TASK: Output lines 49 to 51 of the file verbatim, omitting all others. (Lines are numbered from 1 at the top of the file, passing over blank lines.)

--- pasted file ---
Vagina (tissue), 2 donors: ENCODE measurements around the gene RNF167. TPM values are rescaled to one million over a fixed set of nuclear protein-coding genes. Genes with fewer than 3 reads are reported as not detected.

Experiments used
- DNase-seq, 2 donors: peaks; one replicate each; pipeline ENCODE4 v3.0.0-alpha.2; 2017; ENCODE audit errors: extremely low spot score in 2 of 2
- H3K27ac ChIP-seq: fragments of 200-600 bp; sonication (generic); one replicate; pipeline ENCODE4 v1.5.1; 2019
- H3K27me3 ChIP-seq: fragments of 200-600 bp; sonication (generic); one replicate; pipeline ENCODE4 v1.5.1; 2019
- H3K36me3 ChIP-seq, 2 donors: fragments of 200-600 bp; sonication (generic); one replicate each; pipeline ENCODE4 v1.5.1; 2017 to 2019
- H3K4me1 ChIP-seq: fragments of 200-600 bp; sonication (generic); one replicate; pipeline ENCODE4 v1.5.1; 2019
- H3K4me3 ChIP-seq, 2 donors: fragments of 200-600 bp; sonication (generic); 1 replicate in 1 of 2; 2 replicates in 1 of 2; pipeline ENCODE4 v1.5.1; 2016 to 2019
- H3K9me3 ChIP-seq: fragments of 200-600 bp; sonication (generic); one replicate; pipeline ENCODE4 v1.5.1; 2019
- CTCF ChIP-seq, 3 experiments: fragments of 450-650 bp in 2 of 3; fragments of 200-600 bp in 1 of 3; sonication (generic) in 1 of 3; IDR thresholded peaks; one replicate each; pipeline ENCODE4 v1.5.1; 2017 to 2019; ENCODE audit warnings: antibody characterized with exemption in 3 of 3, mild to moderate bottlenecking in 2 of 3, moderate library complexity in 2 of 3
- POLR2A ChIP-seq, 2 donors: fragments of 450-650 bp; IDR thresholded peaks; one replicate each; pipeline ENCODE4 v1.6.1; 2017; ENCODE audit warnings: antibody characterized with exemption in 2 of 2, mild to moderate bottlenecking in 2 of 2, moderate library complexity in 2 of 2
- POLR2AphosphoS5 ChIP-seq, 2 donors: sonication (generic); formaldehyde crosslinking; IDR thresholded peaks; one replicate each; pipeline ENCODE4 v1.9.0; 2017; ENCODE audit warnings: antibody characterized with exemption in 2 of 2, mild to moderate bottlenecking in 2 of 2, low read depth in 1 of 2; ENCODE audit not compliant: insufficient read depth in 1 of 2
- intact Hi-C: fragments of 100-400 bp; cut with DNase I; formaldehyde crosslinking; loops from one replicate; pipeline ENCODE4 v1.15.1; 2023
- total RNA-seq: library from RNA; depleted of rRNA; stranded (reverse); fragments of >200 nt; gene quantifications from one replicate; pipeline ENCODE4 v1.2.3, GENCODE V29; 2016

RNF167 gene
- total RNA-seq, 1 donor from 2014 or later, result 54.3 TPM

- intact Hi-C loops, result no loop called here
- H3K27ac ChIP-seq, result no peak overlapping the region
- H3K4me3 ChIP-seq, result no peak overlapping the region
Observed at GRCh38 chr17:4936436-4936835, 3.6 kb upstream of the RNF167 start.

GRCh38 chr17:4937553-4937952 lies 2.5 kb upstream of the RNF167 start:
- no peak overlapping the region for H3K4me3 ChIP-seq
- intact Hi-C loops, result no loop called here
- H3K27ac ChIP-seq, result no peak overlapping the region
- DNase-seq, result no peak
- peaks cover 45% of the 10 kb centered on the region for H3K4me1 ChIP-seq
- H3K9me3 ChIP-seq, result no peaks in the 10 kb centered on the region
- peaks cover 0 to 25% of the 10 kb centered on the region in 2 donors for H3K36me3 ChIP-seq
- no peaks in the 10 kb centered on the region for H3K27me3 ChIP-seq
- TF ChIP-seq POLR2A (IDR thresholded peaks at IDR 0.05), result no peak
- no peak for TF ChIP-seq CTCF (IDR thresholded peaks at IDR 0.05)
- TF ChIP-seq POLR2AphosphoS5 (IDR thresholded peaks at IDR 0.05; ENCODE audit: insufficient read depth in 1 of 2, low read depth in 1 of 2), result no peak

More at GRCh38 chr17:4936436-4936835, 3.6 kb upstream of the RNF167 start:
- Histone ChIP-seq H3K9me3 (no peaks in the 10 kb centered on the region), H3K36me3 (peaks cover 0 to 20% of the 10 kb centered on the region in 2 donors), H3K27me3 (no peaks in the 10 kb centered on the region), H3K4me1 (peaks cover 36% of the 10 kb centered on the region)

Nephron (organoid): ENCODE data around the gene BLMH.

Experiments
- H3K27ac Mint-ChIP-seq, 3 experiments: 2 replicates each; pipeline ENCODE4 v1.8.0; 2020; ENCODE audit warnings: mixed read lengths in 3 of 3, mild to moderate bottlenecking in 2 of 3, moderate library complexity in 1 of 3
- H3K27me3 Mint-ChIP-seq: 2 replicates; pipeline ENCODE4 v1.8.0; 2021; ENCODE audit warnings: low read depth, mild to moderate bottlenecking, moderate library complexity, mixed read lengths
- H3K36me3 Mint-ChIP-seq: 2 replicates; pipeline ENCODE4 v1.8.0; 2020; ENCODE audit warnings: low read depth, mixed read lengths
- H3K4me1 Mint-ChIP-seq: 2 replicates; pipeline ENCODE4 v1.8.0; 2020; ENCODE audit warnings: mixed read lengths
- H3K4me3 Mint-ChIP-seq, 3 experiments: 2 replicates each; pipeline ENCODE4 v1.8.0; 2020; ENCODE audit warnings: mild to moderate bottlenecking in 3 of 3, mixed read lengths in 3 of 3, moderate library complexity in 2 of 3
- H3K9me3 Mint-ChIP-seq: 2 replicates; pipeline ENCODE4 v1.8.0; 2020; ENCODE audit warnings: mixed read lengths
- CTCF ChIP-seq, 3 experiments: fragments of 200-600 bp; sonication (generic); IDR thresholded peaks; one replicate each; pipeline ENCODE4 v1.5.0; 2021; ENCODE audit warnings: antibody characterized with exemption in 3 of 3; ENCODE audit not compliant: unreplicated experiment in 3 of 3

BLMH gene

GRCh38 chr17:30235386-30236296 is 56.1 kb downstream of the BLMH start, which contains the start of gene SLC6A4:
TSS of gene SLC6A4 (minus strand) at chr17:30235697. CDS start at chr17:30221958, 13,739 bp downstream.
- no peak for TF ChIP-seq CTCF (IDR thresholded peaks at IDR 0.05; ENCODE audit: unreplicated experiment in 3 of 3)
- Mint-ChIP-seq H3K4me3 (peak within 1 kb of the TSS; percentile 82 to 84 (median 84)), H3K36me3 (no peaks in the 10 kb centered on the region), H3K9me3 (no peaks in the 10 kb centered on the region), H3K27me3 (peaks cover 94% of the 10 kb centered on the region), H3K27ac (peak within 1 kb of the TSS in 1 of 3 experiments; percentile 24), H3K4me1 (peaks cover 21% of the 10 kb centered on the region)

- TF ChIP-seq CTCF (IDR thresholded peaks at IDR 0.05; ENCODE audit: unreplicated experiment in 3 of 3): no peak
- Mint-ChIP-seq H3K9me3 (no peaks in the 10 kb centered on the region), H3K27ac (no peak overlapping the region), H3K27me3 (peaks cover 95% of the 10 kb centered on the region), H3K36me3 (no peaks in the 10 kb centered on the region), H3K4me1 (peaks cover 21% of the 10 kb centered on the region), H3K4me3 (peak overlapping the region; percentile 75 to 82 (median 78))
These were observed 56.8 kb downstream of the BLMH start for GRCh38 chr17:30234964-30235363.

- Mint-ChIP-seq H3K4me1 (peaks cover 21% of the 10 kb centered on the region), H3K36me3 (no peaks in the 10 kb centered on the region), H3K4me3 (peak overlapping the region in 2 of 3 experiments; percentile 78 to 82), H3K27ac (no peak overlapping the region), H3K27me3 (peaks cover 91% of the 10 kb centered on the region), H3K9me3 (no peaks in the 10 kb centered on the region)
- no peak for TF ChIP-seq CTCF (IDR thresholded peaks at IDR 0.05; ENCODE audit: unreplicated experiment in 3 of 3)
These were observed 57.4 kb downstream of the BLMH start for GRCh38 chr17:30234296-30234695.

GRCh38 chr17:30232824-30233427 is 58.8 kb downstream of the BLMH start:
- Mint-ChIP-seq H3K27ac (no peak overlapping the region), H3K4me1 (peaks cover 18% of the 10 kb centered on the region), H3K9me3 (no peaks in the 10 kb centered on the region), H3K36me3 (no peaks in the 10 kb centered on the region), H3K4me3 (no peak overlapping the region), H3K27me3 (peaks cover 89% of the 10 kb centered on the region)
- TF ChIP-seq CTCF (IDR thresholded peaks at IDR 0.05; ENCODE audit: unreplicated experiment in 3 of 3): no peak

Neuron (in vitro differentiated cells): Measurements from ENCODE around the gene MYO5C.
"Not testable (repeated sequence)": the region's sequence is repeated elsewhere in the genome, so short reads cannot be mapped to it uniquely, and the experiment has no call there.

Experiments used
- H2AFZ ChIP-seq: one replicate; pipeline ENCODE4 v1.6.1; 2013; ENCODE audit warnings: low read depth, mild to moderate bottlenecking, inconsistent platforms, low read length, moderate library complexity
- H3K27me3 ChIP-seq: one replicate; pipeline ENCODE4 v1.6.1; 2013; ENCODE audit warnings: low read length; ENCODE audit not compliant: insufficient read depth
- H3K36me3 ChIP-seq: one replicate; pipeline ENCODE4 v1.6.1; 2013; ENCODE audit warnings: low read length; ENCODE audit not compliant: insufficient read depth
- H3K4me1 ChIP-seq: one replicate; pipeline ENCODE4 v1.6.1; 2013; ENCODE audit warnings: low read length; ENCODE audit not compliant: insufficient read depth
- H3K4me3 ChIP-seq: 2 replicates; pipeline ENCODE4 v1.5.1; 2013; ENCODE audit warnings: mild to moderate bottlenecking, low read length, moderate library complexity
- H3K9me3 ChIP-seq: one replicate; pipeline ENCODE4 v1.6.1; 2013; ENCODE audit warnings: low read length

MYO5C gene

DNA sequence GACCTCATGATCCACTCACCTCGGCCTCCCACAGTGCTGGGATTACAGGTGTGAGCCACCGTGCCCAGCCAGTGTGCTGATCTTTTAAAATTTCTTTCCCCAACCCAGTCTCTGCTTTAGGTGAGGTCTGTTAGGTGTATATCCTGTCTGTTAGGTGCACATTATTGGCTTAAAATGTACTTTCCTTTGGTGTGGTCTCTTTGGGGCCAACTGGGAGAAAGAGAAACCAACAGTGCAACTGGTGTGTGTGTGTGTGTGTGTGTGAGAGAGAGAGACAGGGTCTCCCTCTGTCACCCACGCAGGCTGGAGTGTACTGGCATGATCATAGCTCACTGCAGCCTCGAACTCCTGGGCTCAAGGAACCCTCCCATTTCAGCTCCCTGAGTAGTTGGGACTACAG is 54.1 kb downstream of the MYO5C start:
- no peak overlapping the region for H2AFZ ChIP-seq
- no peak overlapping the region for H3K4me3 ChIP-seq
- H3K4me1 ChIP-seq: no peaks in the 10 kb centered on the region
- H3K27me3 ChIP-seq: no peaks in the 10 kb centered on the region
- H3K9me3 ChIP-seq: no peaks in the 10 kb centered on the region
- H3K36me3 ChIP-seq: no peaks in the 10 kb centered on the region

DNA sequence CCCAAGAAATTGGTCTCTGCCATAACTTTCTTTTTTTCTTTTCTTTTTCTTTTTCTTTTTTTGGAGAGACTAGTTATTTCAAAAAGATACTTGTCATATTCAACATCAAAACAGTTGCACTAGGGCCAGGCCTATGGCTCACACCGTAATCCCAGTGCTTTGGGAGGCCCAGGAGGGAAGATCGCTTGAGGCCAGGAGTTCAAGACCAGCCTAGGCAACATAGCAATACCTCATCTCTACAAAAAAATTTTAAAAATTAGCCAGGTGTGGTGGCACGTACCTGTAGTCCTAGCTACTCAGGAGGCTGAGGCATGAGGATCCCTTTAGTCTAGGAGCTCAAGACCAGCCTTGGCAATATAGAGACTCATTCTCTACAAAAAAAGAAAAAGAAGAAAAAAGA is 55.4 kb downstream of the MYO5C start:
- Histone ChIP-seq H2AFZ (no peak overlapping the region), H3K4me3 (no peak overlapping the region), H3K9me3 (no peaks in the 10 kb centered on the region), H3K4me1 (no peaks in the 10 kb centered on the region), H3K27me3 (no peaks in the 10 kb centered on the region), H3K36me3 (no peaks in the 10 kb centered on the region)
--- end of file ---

- TF ChIP-seq CTCF (IDR thresholded peaks at IDR 0.05; ENCODE audit: unreplicated experiment in 3 of 3): no peak
- Mint-ChIP-seq H3K9me3 (no peaks in the 10 kb centered on the region), H3K27ac (no peak overlapping the region), H3K27me3 (peaks cover 95% of the 10 kb centered on the region), H3K36me3 (no peaks in the 10 kb centered on the region), H3K4me1 (peaks cover 21% of the 10 kb centered on the region), H3K4me3 (peak overlapping the region; percentile 75 to 82 (median 78))
These were observed 56.8 kb downstream of the BLMH start for GRCh38 chr17:30234964-30235363.